Martin Luther King Jr Day of Service

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The History of Martin Luther King Junior

It’s likely that if you’ve lived in the U.S. for even a brief period of time, you’ve come to know the name of Rev. Dr. Martin Luther King, Jr.

Revered as a man of the people, MLK is known for being a man of peace in times of strife within the civil rights movement from the 50s to the 60s. Many have studied his “I Have a Dream” speech, and he is still quoted as one of the kindest and smartest men in history to this day.

Though many know some of his accomplishments, we have listed below some lesser known things about MLK that may help understand this national figure and help to clarify why we celebrate his birthday.

  • In 1955, he became spokesman for the Montgomery Bus Boycott, which was a campaign by the African-American population of Montgomery, Alabama to force integration of the city’s bus lines. The U.S. Supreme Court ruled that racial segregation in transportation was unconstitutional as a result of their boycott that lasted 381 days.

  • In 1957, he was elected president of the Southern Christian Leadership Conference (SCLC), an organization designed to provide new leadership for the now burgeoning civil rights movement. He would continue to serve as head of this organization until his assassination in 1968.

  • In 1963, many know MLK was one of the driving forces behind the March for Jobs and Freedom, more commonly known as the “March on Washington,” which drew over a quarter-million people to the national mall. He was then named Time magazine’s “Man of the Year” in 1964.

  • In 1964, at 35 years old, Martin Luther King, Jr. became the youngest person to win the Nobel Peace Prize until 1976.

  • In 1965, Congress went on to pass the Voting Rights Act, which was an important set of laws that eliminated the remaining barriers to voting for African-Americans. This legislation resulted directly from the Selma to Montgomery, AL March for Voting Rights lead by MLK.

  • When he finally accomplished his goal of having voting rights, he turned to economic equality until his assassination in 1968.

Rev. Dr. Martin Luther King, Jr. was a man who never settled for the status quo and always knew we could do better as a country and global community. Throughout his life, he came to inspire millions and became one of the most revered individuals in history. This is why the nation chose to honor him with a day of service - because if he were still alive that’s exactly what he would be doing.

In the months after the death of the civil rights icon, Congressman John Conyers Jr. of Michigan introduced the first legislation seeking to make King's birthday, Jan. 15, a federal holiday. The King Memorial Center in Atlanta was founded around the same time, and it sponsored the first annual observance of King's birthday, in January 1969, almost a decade and a half before it became an official government-sanctioned holiday. Three years after Conyers introduced preliminary legislation in 1968, the Southern Christian Leadership Conference — which King headed from its inception until his death — presented Congress with a petition signed by more than 3 million people supporting a King holiday. There’s more effort than most know that went into this day becoming a holiday, and if you’d like to read more - feel free to look at TIME’s article.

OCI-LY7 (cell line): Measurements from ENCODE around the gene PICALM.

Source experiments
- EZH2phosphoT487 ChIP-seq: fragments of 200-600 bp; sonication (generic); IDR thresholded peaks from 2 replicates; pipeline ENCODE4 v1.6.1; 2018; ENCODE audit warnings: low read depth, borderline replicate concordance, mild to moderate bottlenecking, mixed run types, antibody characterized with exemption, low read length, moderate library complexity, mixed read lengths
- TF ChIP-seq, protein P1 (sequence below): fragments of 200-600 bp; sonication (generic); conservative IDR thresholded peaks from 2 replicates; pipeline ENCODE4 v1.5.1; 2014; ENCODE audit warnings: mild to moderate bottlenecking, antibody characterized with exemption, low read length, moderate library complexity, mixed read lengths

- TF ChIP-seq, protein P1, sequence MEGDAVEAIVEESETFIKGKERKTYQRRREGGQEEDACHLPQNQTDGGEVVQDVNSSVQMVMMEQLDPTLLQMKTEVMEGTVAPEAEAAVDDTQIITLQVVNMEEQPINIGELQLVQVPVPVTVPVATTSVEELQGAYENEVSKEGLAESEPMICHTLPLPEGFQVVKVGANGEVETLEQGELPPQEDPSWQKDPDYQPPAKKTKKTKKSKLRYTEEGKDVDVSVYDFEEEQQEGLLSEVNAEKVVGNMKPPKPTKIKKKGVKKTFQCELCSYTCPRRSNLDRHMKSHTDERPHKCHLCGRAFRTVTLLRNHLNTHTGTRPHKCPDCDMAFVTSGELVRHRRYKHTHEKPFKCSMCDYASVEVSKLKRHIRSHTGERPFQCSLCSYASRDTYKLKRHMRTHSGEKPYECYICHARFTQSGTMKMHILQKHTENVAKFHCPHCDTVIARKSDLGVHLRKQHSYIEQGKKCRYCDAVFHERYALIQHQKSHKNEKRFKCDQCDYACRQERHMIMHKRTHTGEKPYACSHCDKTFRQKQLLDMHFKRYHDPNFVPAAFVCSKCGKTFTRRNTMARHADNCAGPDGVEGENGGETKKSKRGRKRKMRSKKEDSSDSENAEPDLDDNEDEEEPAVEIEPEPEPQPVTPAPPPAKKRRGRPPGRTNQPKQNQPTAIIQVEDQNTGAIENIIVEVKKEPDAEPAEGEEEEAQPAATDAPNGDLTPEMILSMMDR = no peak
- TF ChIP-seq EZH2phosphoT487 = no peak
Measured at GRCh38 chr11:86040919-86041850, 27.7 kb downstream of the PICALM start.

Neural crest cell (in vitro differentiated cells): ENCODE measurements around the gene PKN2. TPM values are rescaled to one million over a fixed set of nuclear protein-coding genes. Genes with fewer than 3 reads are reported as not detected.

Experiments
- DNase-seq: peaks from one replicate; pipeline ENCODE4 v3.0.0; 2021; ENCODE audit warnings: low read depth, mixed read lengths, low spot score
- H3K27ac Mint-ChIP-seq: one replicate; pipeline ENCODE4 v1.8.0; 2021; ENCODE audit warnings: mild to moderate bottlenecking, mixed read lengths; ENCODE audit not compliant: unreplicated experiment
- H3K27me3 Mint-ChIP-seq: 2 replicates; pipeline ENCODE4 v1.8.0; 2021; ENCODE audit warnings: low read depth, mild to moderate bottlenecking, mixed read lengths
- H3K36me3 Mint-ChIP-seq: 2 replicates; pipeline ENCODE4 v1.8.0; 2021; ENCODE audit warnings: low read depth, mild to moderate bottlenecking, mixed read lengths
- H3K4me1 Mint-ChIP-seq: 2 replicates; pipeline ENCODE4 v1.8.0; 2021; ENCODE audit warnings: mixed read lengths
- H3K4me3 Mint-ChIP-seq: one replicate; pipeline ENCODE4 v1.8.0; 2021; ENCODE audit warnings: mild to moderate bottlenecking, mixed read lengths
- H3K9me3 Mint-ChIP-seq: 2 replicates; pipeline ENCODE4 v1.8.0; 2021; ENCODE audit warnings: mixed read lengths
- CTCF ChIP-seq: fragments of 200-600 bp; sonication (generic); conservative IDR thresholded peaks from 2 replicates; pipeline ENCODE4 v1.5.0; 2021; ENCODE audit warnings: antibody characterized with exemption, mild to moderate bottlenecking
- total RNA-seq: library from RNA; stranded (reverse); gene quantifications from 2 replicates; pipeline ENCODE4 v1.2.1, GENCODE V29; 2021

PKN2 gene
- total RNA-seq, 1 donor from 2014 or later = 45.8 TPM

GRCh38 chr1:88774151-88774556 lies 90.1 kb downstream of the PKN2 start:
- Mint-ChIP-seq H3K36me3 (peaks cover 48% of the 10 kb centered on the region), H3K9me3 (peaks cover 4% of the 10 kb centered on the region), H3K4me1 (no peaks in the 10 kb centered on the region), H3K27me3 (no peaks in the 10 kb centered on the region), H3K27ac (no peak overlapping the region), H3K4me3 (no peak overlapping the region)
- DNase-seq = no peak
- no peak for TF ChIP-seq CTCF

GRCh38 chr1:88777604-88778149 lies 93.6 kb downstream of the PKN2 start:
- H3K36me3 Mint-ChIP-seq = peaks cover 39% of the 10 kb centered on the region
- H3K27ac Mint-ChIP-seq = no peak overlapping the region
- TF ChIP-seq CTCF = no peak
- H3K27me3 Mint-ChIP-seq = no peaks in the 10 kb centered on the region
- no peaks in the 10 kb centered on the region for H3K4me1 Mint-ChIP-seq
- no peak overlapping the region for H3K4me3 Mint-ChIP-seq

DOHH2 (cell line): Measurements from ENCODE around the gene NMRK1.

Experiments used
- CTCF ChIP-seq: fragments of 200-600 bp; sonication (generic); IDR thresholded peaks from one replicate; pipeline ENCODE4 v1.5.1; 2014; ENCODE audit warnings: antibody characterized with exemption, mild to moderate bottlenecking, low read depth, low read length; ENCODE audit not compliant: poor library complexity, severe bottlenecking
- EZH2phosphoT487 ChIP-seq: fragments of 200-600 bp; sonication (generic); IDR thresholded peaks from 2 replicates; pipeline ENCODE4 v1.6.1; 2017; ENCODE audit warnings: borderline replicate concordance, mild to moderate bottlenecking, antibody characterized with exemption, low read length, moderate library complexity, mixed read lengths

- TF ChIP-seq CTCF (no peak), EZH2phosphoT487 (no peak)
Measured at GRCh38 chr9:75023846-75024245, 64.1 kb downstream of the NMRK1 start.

After a struggle to bring about a day to honor a man that has become a pillar in the history of our country, President Ronald Reagan finally signed the King Holiday Bill into law on Nov. 2, 1983. Now every year on the third Monday in January, we pause as a nation to honor the man that shared his dream with all of America - that all men be made equal and that we all work toward the best we can be as a country, together. MLK is the man who took his dream and made it our dream.


“Because everyone can serve”

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As you may know, legislation signed in 1983 marked the birthday of the Rev. Dr. Martin Luther King, Jr. as a federal holiday. But in 1994, Congress Representatives John Lewis and Harris Wofford — both veterans of the Civil Rights movement and former friends of Dr. King — introduced and passed the King Holiday and Service Act to turn MLK day into a “day of action, not apathy,” designating the third Monday of January as a national day of volunteer service.

Instead of a day off from work or school, Congress asked Americans of all backgrounds and ages to celebrate Dr. King's legacy by turning community concerns into citizen action. The MLK Day of Service brings together people who might not ordinarily meet, breaks down barriers that have divided us in the past, leads to better understanding of ongoing relationships, and serves as an opportunity to recruit new volunteers for ongoing work.

Congress designated the Martin Luther King, Jr. federal holiday as a national day of service and charged the Corporation for National and Community Service with leading this effort. Participants in the agency’s AmeriCorps and Senior Corps programs are leading and participating in projects across the country. The CNCS helps engage and promote projects across the United States for people to get involved on MLK day and to spread Dr. King’s message.

Over the past 6 years, the InterCorps Council has sponsored events with 869 volunteers for a total of 2,896 hours in Minnesota for MLK Days of Service. This year the ICC has set up 8 service sites around the Twin Cities and some in greater Minnesota. We are looking forward to see the results of this year’s Day of Service! Join us on January 21st in a Day of Service to spread Dr. King’s dream! For more information about our service sites and how to get involved, please visit the ICC MLK Day of Service page.

Learn more about Martin Luther King Jr. Day of Service.

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